New Dimensions Radio Interview

with Michael Toms [MT] and Dr. Robert Moore [RM]

MT:  It is only through a change in human consciousness that the world will be transformed.  The personal and the planetary are connected. As we expand our awareness of body, mind, psyche and spirit, so also will the world be changed.  This is our quest as we explore new dimensions!

In this world of increasing global awareness, it is obvious that most of the world's leaders are male.  If we needed further evidence, the women's movement has, among other things, made us all aware of the limitations of patriarchy. Over the past several years, throughout the United States, men have been gathering together to drum, to talk, to feel themselves in new ways.  The search for a deeper masculine self has begun through workshops, lectures, group rituals, wilderness retreats and more.  The present patriarchal model is under serious challenge as men attempt to create fuller and more meaningful and connected lives. Today we will explore the nature of the Men's Movement with our guest Robert Moore.

Robert Moore is an internationally recognized Jungian psychoanalyst who is a training analyst of the C. G. Jung Institute of Chicago.  Professor of Psychology and Religion at the Chicago Theological Seminary.  A well known author, editor and lecturer, in addition to his private practice in Chicago and Evanston,  Illinois, he lectures widely to both national and international audiences on such topics as masculine psychology, human spirituality and psychology, psychoanalysis, myth and ritual. He has participated with Robert Bly and Michael Mead as a lecturer in a series of  Men's conferences across the United States.  He's the senior editor of a new Paulist Press book series on Jungian psychology and world spirituality, and the co-author of the book, along with Douglas Gillette, minister- mythologist, of a book entitled King, Warrior, Magician, Lover: Rediscovering the Archetypes of the Mature Masculine. Join us for the next hour as we probe the depths of the emerging male in America as we go towards the 21st century.  My name is Michael Toms, I'll be your host.  Welcome to New dimensions.  Robert, welcome.

RM:  It's a pleasure to be here with you.

MT:  In my introduction, I mentioned the Men's Movement and I think, as a beginning question, I'd like to ask you about, "Why do you think a Men's Movement started?  Where do you think it comes from?  What was the motivation for it - the impetus for it?"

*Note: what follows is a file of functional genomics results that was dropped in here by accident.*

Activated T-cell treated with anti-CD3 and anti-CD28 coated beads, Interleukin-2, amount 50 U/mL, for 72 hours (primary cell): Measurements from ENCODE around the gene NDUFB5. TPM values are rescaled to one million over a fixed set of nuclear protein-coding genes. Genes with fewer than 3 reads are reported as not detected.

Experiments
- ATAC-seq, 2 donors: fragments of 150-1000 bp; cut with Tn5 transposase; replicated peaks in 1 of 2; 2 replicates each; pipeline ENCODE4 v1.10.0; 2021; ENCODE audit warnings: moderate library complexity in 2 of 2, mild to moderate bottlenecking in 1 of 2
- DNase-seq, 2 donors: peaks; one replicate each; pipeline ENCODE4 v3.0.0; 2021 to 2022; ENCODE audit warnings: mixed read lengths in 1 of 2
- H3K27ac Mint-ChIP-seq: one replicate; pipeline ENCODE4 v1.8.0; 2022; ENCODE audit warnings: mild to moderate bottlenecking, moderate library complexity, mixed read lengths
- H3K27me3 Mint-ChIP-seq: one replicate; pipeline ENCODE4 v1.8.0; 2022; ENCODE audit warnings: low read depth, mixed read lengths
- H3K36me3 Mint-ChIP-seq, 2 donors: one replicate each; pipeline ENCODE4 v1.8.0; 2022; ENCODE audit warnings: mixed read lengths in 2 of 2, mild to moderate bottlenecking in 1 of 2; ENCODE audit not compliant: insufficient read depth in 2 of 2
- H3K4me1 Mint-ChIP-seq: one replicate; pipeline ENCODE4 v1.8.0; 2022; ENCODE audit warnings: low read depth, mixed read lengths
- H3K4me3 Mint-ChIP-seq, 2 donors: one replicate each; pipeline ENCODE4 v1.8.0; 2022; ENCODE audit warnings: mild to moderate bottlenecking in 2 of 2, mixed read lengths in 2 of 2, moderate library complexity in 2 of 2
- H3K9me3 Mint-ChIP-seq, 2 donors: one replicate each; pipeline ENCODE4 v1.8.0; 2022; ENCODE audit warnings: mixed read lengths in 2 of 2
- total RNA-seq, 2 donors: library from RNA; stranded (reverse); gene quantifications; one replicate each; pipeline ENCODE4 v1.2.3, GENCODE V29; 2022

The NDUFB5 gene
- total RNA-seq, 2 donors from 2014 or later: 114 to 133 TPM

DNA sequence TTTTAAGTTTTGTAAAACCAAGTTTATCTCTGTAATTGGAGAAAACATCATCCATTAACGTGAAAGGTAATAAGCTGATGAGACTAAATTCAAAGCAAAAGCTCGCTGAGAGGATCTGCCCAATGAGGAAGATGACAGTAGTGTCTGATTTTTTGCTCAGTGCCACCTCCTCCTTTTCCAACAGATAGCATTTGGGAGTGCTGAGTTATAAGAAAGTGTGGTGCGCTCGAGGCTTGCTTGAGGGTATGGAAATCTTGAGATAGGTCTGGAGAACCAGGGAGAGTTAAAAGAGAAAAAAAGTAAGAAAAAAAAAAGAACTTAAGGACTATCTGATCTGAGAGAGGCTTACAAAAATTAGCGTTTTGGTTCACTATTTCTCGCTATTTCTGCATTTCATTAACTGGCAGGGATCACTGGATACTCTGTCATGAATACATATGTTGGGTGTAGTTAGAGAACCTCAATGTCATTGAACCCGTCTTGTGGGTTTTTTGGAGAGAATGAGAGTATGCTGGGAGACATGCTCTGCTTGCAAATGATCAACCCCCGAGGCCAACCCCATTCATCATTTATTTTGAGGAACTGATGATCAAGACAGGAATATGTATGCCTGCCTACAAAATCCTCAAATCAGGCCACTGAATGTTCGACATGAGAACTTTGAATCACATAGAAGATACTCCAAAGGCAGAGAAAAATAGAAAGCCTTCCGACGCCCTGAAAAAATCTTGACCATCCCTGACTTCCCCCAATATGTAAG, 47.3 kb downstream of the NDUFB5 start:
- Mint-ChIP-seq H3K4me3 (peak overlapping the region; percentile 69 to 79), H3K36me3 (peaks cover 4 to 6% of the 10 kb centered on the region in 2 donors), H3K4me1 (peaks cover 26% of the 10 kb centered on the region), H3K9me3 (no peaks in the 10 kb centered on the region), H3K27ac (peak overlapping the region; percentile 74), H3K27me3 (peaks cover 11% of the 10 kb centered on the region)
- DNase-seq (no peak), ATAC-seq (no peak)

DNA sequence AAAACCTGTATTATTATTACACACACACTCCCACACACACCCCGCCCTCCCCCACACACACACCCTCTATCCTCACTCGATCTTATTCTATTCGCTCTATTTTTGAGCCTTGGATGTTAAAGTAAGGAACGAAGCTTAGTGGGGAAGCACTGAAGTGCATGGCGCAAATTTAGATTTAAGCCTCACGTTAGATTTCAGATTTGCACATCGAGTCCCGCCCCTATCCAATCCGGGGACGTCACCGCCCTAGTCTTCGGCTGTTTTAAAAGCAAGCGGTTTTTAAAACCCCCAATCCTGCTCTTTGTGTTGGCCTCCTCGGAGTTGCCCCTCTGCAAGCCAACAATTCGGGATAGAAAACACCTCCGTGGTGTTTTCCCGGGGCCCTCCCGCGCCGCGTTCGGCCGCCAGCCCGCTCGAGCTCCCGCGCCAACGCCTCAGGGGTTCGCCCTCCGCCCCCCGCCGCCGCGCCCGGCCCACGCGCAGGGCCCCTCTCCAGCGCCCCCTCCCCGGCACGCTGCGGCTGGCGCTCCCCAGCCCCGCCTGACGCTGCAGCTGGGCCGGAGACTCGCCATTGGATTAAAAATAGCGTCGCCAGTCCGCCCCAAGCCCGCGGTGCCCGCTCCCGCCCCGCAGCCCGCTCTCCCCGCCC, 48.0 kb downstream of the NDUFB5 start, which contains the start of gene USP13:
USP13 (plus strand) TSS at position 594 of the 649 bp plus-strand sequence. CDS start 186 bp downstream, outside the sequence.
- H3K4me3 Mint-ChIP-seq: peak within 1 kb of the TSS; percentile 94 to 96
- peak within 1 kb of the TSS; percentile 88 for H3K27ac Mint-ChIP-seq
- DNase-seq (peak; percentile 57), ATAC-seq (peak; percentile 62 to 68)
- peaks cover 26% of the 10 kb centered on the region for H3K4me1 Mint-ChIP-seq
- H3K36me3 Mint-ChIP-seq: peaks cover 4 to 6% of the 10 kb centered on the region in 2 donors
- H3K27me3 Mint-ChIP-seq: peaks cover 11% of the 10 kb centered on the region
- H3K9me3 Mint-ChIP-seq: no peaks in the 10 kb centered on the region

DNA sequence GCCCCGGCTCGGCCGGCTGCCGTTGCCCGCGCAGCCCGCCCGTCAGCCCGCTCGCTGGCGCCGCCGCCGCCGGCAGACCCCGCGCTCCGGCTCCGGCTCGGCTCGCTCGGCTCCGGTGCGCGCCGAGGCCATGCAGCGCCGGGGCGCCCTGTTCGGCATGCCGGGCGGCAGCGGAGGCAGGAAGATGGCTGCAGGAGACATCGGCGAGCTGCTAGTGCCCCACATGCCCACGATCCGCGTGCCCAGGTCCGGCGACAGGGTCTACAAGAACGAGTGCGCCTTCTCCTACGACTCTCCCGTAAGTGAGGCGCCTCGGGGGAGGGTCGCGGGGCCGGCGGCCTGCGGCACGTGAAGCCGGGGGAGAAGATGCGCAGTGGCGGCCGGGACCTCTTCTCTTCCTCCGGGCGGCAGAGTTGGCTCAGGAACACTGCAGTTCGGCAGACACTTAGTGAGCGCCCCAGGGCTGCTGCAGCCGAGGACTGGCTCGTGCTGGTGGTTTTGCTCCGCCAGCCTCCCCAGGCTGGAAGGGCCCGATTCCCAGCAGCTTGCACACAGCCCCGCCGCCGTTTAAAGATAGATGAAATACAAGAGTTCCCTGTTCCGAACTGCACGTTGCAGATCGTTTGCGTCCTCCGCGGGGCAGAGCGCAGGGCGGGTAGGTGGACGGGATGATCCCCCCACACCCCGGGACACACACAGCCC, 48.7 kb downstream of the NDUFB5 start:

RM:  Well, Michael Mead and Robert Bly are fond of saying that it's really, in a way, too early to talk about "a" Men's Movement - but, it's not too early to say that there surely is a lot of ferment and activity among men today that you saw documented in Bly's tape.  In Moyer's interview with Bly,  "A Gathering of Men." Some people say that it's a response to the Women's Movement.  I think that's partially so.  I don't see it as a reaction against the women's movement in any way.  I think that it may be that what we have begun - what we see now, is the beginning of  an attempt for men to be consciously masculine in a way that they have not been since tribal cultures.

MT:  And what about the kind of activities that men are engaged in?  Why drumming, for an example?

RM:  Well, I think one of the things that we ought to talk about today is the whole concept of initiation today.  The recovery of interest in human initiation - both feminine initiation and masculine initiation. One of the things we know about that is that there is always a mythic and a ritual context to initiation processes.  And, what we're seeing today I believe, and I want to hope, that what we're seeing is an attempt to rediscover wisdom that used to be very much consolidated in tribal cultures that has been lost in modern culture.  So the drumming - the drumming is not something that's there by itself.  The drumming is done in the context of story telling.  And of the recounting of mythology from many different human wisdom traditions.  And when I - what I am touched by and impressed by as I go around the country, is the way in which men are drawing on the wisdom of different mythological traditions in what we like, in the men's movement today, to see as sacred space. The transformative space of gathering together for a heightened awareness of ourselves and our world.  So the drumming is in a ritual context.  And there are many new books out now that describe the significance of drumming in ritual process.

MT:  I think of Mickey Hart's book Drumming at the Edge of Magic which is ...

RM:  It's an excellent book.  And there's another one that's less widely known, but that should be read widely, it's by Lawrence Sullivan, the new Director of the Center for the Study of World Religions at Harvard, and it's called Icanchu's Drum and it shows the importance and the relationship between drumming and the making of a world.